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They Walked from Russia to Canada

"Weber,Dexter,Buxton,Holloway"

On a personal note, one of my other careers as a young man was working on a construction site 200 miles inside the Arctic Circle. It was 1955, Canada was building the Dew Line and as a Prairie farm boy I thought it would be fun and adventurous to work in the Arctic. Plus, the money was great. I soon learned that fun it wasn't-adventurous it was.

I quickly developed profound respect for the dangers of the Arctic. That's why I find this story of achievement so incredible: In 1988, four Canadians and nine Russians walked across the Arctic. In 91 days they walked and skied from the most northerly point in Soviet Siberia over the North Pole to Ellesmere Island in Canada.

They bridged the Polar Arctic enduring bone-chilling temperatures as low as minus 50 Celsius with 80 kilometer per hour winds. The four Canadians were Richard Weber, a mechanical engineer from

Chelsea, Quebec; Laurie Dexter, an Anglican Minister from Fort Smith, Northwest Territories; Max Buxton, a doctor from Calabogie, Ontario and Chris Holloway, a computer consultant from Chelsea, Quebec. The four authored a book about their adventures: "POLAR BRIDGE: An Arctic Odyssey". (Key Porter Books, 1990)

Richard Weber had been skiing competitively since he was six years old and was on Canada's National Cross Country Ski Team for seven years. His Swiss-born father was an avid skiier in the mountains of his former country and his enthusiasm was passed on to his son.

Another incentive to ski across the top of the world came because his father, a geophysicist, had been three times to the North Pole on expeditions.

"I'm sure we are the only father and son who have been to the North Pole!"

In 1985 Richard heard some Americans were looking for a Canadian to join them in an expedition walking to the Pole. A year later they went from Ellesmere Island by dogsled to the Pole without any air support.

"Then in 1987 the Soviets came to Ottawa looking for me and I was very keen to go with them. This time we would go from Soviet soil to Canadian soil across the Arctic Ocean, again without any outside supply system. It was a thrilling and sometimes boring and exasperating trip. It's not like climbing a mountain because there's no high peak to look down from. The thrill was in that we went from land in the Soviet Union across a sea of ice to the Pole and then to land again in Canada. That was the only thing you could reach out and grab.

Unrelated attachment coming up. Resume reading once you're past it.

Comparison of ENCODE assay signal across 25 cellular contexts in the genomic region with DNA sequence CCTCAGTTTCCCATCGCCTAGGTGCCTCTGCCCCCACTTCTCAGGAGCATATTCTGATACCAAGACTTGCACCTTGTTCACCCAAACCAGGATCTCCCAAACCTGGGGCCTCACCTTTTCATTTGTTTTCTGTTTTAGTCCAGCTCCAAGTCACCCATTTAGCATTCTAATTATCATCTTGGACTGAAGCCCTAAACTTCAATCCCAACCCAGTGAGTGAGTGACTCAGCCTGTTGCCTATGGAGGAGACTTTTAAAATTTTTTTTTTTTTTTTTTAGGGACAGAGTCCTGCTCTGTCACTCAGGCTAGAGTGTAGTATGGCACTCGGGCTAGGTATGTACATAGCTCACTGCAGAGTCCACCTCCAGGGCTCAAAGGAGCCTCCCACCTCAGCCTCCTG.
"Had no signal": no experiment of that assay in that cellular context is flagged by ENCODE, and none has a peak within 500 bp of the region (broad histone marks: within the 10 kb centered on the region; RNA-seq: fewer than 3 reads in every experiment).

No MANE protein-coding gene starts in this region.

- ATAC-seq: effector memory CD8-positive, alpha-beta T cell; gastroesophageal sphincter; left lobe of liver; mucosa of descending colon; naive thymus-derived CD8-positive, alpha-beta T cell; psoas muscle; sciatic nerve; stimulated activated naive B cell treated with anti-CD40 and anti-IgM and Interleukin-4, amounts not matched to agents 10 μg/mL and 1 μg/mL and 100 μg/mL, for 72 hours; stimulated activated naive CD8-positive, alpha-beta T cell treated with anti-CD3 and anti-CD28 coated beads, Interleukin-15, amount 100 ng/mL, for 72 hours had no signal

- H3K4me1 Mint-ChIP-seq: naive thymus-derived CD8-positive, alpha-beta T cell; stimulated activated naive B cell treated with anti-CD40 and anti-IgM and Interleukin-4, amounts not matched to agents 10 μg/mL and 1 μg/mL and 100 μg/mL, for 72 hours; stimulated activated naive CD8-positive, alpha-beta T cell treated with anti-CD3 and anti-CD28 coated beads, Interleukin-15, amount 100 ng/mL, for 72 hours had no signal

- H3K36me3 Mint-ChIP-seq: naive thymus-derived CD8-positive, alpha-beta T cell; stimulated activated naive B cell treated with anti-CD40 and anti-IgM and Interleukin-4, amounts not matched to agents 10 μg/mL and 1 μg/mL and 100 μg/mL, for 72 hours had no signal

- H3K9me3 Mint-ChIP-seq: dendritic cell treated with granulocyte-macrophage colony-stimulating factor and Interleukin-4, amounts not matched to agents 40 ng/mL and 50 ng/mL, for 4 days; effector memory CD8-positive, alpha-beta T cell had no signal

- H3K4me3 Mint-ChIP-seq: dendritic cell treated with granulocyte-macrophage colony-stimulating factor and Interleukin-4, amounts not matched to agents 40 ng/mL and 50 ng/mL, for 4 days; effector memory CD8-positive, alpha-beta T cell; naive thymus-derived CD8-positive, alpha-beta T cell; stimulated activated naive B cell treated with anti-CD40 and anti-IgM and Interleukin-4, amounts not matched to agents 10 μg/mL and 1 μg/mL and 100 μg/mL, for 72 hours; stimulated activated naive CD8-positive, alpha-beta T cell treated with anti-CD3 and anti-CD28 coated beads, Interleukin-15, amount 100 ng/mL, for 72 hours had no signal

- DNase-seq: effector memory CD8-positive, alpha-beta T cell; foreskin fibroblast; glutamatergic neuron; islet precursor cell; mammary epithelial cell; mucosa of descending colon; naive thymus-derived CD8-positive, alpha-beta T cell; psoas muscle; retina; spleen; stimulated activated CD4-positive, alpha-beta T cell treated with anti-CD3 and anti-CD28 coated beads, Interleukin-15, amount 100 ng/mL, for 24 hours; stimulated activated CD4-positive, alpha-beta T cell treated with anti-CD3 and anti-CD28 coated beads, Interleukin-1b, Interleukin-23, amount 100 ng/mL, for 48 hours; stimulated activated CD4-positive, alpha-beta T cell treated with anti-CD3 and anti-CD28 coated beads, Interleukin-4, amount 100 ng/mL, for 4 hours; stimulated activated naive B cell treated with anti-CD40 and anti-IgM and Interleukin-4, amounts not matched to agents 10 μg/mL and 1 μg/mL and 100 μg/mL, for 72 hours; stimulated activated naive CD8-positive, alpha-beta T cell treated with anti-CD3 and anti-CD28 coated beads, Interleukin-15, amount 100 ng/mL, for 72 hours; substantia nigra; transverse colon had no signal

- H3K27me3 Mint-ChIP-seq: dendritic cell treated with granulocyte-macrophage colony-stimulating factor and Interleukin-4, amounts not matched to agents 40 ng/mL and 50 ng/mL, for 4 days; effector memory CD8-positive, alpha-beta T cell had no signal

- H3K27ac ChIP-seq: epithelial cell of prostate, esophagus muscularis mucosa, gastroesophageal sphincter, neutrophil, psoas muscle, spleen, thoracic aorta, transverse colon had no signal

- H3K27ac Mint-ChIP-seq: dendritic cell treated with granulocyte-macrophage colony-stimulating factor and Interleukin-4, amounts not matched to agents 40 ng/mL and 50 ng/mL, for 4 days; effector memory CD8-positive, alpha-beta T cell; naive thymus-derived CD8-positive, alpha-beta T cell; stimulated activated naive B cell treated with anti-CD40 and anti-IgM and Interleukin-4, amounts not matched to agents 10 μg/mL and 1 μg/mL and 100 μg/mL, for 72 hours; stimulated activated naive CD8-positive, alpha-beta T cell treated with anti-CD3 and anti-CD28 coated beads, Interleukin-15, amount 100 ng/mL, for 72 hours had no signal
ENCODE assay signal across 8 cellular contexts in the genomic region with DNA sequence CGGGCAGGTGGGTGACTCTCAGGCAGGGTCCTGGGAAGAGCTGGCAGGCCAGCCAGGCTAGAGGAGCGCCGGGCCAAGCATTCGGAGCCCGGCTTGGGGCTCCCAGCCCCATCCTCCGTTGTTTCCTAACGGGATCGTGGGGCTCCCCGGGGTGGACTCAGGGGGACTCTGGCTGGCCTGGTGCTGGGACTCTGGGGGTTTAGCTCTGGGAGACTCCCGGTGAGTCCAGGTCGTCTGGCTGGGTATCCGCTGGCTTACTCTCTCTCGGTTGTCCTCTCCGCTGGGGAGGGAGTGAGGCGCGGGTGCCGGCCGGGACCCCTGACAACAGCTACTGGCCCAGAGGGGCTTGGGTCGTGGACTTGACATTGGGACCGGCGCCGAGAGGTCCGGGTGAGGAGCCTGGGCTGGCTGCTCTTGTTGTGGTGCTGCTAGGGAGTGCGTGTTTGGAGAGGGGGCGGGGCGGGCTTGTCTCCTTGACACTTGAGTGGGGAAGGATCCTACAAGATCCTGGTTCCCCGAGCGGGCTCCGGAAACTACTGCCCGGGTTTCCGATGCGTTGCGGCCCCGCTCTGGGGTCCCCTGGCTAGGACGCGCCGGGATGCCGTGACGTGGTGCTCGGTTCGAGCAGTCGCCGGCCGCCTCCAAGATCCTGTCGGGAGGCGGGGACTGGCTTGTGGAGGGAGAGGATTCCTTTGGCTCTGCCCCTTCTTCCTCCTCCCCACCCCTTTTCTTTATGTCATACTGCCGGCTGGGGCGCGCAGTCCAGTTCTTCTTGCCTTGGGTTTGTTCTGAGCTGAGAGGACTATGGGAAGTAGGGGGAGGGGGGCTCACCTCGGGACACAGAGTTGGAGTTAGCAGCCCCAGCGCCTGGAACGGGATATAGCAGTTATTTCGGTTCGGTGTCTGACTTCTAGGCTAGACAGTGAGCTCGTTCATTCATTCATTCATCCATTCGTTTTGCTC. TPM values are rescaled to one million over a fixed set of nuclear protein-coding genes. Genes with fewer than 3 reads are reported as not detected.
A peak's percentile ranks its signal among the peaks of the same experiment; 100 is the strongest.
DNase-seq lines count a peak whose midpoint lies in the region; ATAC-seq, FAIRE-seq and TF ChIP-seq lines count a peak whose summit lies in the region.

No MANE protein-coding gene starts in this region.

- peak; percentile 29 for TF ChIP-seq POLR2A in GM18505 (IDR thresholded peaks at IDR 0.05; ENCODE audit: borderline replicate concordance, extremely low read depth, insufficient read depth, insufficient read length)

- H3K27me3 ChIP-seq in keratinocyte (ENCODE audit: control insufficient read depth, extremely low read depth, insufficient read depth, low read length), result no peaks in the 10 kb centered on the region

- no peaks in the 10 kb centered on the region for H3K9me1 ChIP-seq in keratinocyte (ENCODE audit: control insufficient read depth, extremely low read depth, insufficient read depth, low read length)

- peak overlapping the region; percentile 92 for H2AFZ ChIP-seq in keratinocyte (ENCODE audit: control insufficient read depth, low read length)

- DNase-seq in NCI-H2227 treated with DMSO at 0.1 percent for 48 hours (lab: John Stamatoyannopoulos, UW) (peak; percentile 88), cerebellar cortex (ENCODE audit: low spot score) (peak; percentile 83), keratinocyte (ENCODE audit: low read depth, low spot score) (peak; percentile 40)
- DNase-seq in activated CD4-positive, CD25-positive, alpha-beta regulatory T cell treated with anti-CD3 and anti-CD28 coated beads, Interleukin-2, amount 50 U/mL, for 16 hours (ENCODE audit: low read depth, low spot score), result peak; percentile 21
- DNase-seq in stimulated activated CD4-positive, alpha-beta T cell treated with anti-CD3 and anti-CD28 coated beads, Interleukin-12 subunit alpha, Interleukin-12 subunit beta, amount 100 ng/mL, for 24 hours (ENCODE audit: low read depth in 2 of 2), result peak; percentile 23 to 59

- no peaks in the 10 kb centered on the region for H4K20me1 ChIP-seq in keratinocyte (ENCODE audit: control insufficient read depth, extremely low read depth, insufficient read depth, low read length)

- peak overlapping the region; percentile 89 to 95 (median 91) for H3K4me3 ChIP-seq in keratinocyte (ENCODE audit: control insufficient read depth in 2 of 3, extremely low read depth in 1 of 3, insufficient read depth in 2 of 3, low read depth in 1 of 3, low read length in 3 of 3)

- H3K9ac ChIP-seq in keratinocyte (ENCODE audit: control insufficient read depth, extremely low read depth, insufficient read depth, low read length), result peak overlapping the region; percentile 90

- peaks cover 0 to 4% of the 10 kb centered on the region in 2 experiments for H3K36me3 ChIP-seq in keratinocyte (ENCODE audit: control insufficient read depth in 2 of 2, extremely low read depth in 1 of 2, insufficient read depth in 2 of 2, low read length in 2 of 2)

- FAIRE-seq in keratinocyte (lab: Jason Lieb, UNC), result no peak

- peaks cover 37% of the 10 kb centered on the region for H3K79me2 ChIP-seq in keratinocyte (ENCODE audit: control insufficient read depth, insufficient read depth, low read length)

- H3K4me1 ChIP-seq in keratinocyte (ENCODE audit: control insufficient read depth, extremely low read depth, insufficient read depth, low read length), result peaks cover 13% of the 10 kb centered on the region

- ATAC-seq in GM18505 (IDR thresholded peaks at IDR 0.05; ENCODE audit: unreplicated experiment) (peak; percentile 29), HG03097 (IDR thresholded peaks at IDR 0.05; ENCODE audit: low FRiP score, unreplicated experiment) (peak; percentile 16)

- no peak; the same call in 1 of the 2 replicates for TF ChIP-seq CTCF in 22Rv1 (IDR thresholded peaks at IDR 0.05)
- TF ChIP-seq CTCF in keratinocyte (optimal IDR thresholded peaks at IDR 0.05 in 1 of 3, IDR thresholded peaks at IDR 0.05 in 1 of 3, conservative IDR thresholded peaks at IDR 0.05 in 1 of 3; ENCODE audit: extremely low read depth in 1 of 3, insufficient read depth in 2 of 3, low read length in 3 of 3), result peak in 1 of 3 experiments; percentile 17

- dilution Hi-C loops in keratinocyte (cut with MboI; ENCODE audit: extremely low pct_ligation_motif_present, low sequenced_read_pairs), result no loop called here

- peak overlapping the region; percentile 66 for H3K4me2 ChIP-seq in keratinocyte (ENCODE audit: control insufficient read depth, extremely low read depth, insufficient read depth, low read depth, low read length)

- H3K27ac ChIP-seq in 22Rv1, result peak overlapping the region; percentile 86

"You can't even leave a marker because the Ocean ice moves at about five kilometers a day. In 1968 my father left a bottle with a message in it at the North Pole and a year and half later it turned up in Iceland. On another expedition we left a time capsule with a reward of $5000 for the finder from one of our sponsors, Dupont, and it was recovered by fishermen two years later in Ireland!"

What was the worst part of the trip?

"The cold was expectable. It was the fog and the white-outs. You can't see where you are going and staring ahead you fall over pressure ridges, snow drifts and into holes. I found it very depressing and difficult to deal with. When the sun's out and it's 25 below, it's a nice place to travel in.

"Dealing with the Soviets was challenging. They spoke only Russian and we spoke only English. No one spoke both. But we managed. But it was obvious we came from very different cultures. While we spoke of working with and alongside Nature, they talked about victory over the ice, conquering the Arctic.

"And our equipment was different. We had wood skis; they had fiberglass. We used synthetic clothing; they had wool and cotton. We ate high fat and they had a lot more sugar and salt. It was tricky but it worked out well in the end."

Sadly, they found the Arctic landscape no longer pristine. Traces of pollution from industry from others parts of the world were everywhere to be found.

On a happier note, the four Canadians were flown to the Kremlin where they were presented with the Order of Friendship of Nations, the highest honour the Soviets can bestow on a foreigner.

What advice does Robert Weber have for other young adventurers whether it's crossing the frigid Arctic or getting to the top in a job or business?

"Set short goals. Don't make the North Pole your goal. That's two months away. You don't even think about that. Think about today. Concentrate on what you are doing this hour, now. Don't look too far ahead. It may discourage you.

"In my talks to young people I always say you can do anything you choose to do. If you think you can do it, and it's a logical thing, you can really do anything you want to do. Chase your dreams. It's true."

Does being physically adventurous help a person in a career or business life?

"It means you have all the energy and stamina to do all the other things. It gives you discipline, drive and ambition. It gives you all the attributes to take into your business or family life."





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